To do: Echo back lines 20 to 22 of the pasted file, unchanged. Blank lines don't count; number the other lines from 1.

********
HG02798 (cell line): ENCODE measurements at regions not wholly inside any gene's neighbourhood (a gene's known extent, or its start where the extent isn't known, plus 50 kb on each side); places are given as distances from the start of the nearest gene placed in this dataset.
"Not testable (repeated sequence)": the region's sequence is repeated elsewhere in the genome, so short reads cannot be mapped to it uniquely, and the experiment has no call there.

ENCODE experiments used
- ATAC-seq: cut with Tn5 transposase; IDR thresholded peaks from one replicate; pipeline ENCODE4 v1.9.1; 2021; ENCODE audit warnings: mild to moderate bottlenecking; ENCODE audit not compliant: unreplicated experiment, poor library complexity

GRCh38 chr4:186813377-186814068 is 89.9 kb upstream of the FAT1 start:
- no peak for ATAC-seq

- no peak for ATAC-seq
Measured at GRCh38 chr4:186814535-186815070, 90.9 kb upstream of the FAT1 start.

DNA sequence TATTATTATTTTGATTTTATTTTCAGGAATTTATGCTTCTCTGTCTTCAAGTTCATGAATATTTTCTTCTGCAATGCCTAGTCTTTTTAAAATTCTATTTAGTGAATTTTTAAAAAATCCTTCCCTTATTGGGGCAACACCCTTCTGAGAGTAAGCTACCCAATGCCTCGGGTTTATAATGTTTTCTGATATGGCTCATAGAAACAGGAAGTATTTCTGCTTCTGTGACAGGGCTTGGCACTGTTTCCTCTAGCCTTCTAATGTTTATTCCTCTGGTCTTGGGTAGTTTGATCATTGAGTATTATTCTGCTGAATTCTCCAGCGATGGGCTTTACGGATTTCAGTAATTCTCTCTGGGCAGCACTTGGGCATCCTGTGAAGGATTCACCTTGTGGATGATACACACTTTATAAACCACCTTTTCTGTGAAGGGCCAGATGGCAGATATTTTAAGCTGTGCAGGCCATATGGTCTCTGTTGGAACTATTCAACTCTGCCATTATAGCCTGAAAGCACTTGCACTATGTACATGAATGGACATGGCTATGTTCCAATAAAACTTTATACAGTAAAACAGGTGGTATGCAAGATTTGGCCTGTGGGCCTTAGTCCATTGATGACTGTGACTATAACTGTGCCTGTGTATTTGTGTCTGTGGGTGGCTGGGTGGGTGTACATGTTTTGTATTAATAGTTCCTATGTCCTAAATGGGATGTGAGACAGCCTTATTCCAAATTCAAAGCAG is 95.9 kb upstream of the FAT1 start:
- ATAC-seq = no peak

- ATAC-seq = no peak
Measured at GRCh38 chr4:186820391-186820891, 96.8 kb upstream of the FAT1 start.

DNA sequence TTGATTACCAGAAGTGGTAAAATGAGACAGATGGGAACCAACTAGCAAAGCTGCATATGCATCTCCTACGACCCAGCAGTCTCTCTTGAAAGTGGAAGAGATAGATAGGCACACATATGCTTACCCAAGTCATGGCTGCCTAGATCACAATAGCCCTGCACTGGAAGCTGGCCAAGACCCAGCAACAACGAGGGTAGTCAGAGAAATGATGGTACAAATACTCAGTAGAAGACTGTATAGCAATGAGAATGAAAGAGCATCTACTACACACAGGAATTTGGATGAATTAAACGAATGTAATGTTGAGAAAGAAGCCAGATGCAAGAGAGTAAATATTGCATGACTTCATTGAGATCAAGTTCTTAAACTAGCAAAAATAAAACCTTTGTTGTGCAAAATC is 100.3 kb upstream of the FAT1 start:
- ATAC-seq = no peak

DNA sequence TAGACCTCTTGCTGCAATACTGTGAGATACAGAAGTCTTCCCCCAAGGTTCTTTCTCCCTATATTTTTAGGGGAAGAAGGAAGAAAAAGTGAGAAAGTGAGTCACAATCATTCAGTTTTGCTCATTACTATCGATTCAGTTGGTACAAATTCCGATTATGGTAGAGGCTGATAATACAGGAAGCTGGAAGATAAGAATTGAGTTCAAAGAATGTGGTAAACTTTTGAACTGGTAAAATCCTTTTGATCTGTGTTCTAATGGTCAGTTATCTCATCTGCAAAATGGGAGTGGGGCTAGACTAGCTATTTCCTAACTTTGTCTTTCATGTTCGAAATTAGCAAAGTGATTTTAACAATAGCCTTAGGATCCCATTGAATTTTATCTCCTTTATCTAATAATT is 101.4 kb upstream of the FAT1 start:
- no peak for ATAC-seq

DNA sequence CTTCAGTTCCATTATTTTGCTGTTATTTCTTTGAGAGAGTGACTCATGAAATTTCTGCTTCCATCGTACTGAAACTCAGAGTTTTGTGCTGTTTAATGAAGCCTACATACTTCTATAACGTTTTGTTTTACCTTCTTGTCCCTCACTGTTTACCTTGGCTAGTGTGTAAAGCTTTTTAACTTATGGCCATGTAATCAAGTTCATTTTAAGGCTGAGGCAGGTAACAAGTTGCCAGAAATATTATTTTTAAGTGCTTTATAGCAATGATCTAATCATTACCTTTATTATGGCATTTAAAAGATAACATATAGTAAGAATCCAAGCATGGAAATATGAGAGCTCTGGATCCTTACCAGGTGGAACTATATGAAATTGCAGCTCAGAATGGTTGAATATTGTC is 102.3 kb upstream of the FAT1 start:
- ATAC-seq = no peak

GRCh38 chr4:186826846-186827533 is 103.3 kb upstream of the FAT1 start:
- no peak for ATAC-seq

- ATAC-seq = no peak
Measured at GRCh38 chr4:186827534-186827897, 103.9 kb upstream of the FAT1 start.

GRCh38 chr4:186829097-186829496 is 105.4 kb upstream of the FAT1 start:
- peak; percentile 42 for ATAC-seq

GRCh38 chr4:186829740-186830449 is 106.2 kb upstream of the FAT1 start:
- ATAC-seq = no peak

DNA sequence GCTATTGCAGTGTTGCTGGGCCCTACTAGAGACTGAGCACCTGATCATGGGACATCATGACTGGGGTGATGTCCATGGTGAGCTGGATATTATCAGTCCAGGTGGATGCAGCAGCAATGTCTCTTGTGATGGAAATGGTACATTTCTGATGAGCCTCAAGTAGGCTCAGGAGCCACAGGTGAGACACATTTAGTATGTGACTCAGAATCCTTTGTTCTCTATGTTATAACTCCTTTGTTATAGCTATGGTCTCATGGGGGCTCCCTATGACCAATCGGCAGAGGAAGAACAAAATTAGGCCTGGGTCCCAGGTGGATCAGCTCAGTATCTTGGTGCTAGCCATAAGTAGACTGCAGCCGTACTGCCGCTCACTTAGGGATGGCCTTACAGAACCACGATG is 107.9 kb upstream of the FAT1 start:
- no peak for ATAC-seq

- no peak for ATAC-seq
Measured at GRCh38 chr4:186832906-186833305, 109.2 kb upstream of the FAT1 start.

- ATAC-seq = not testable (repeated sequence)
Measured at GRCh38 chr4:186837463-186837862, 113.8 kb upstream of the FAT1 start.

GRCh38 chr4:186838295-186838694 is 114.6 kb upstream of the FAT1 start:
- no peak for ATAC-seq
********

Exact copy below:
- no peak for ATAC-seq

- ATAC-seq = no peak
Measured at GRCh38 chr4:186827534-186827897, 103.9 kb upstream of the FAT1 start.